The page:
I have been intrigued by Kenya and its culture long before we had a president who is 1/2 Kenyan. St. Louis has a relatively large population of Kenyans and many of them seem to find their way to my office to enter one of our nursing programs. I have worked with hundreds of Kenyans in my time at the community college and I have found them to be some of the sweetest and hardest working people I've ever known.
While blog surfing last week I came across a lovely fellow etsian/blogger named Namaste who introduced me to the organization called Ordinary Women, Inc. Here is their mission:
"Ordinary Women Inc. (OWI) was born out of our broken hearts during our time in Kenya. In September 2004 OWI began providing humanitarian aid and education to those in need and aims to provide a leg up for communities to become self-supporting. Our name reminds us that we are very ordinary on our own and that anything extraordinary happens only with the power from above."
You know when you read about something and you get that feeling in the pit of your stomach that tells you this is something you have to do immediately, do not pass go? Sometimes I push that feeling away but not this time. I signed up to sponsor a Kenyan orphan for $35 a month which covers all of this:
- boarding school (HS) tuition, room and board, bedding, personal effects, stationary
- family and placement supervised by a qualified social worker
- nutrition and basic health care
- school uniform, clothing, bedding, & mosquito net
Unlike many programs 100% of the money you give goes directly to the kids. Here is what it says on their website about the incredible need in Kenya:
"Largely because of the HIV/AIDS pandemic taking the lives of the adult generation in Africa, a staggering number of children are literally left to exist and fend for themselves on the streets. They resort to scavenging and stealing or even worse to merely survive. Hungry and abandoned, with no one to ever comfort them, they are vulnerable, lonely, afraid and sick. With limited government welfare and "safety net" programs as in the US, limited access to get a basic education i.e. required uniform cost, no foster care, and no moral training, what kind of a society will this create for the future? Having seen the conditions first hand it is not overly dramatic to state that this is truly a tragedy of humanity!"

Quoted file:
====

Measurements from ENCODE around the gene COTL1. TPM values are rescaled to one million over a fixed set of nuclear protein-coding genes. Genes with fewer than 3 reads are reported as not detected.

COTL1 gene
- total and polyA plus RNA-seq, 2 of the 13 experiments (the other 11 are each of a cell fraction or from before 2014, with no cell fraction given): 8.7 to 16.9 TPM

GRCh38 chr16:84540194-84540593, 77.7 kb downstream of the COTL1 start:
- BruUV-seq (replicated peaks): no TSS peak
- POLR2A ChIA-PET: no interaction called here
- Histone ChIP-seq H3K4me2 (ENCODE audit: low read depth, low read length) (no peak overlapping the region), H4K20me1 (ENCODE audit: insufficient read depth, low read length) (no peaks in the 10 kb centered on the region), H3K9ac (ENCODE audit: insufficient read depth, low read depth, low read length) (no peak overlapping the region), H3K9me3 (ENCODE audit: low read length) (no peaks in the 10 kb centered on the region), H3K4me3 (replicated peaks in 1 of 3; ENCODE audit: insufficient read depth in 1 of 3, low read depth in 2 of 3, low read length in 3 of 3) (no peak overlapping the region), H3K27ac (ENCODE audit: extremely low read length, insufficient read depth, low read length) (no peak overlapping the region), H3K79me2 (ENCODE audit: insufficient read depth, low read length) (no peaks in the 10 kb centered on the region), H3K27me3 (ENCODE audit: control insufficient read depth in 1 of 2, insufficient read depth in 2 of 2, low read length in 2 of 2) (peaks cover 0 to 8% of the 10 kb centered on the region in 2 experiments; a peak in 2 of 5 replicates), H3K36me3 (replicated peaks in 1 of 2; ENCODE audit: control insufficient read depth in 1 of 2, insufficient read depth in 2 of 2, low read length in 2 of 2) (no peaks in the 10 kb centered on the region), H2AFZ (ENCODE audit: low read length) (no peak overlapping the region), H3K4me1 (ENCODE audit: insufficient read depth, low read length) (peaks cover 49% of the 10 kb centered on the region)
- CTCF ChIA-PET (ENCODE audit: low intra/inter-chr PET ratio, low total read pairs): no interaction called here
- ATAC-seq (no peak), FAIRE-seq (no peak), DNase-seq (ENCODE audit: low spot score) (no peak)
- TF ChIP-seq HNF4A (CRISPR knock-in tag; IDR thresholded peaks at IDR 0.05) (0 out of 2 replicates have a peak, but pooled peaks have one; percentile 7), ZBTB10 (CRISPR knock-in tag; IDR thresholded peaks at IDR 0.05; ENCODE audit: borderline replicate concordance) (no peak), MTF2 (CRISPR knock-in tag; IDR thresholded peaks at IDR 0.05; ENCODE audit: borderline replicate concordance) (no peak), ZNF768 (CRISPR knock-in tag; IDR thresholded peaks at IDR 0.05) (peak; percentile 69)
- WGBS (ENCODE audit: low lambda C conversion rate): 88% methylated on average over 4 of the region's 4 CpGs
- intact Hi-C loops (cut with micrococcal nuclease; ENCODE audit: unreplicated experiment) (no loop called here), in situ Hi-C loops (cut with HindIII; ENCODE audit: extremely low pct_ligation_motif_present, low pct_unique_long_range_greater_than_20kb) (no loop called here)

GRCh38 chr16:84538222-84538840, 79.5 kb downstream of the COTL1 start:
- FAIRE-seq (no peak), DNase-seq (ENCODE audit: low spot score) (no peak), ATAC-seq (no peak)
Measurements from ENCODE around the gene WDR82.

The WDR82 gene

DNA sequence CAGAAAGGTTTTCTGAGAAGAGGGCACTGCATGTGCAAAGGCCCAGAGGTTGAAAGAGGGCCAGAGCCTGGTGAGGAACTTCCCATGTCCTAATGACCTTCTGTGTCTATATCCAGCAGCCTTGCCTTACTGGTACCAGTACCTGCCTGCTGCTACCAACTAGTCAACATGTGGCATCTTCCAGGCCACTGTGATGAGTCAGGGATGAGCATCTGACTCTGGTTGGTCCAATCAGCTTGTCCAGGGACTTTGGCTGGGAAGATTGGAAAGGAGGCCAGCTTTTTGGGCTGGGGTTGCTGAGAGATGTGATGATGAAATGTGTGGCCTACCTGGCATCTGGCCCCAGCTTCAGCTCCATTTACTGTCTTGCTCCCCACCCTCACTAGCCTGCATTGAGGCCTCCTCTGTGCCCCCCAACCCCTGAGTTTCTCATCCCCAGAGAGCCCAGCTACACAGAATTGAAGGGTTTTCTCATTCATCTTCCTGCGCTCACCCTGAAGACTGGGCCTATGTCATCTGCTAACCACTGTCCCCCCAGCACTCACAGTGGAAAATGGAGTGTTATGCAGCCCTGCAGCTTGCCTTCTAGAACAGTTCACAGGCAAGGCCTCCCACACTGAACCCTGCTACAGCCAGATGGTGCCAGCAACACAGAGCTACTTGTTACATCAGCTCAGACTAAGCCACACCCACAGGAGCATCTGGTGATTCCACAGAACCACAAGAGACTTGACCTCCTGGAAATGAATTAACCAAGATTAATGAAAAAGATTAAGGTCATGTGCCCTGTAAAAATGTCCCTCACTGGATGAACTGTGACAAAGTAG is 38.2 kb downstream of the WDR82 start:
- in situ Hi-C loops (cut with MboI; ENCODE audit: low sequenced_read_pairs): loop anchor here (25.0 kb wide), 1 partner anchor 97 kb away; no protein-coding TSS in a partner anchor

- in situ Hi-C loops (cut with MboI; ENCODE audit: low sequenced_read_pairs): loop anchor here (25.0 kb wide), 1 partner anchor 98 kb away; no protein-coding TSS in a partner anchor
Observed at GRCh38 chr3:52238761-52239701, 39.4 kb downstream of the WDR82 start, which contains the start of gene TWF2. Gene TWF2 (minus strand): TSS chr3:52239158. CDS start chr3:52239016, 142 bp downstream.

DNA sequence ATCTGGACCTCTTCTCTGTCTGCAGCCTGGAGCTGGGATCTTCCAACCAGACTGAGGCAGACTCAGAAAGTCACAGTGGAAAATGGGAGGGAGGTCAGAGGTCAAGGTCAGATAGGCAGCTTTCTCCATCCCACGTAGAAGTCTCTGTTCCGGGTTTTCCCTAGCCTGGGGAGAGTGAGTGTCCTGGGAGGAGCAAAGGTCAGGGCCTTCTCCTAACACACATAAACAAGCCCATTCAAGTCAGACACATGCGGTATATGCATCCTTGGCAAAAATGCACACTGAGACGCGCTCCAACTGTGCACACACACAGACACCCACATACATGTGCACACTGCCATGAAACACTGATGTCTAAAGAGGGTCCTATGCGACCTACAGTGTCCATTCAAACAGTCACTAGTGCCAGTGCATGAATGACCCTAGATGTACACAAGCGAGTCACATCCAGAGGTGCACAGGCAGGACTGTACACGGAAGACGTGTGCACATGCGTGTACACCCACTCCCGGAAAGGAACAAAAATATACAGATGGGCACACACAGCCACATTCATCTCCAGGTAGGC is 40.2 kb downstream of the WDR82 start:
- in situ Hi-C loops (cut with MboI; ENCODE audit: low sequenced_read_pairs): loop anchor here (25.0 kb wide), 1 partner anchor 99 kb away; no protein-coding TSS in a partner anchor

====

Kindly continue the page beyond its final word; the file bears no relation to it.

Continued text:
So many times, for me anyways, you read about the overwhelming needs and start to tune out. It's like information overload. What could I possibly do? Well, this organization told me exactly what I could do. I could put $35 a month aside, the cost of a nice dinner for 2, and give a Kenyan boy a chance to go to school and have a better life. I know exactly where my money is going, to Brian. And I will be getting a picture and updates about him regularly. I can send him letters and gifts if I want to and create a connection with his world.
I'm no Angelina Jolie and I can't go around the world making a difference, but I'm glad to find a way to make a big difference in at least one person's life.
9 hours ago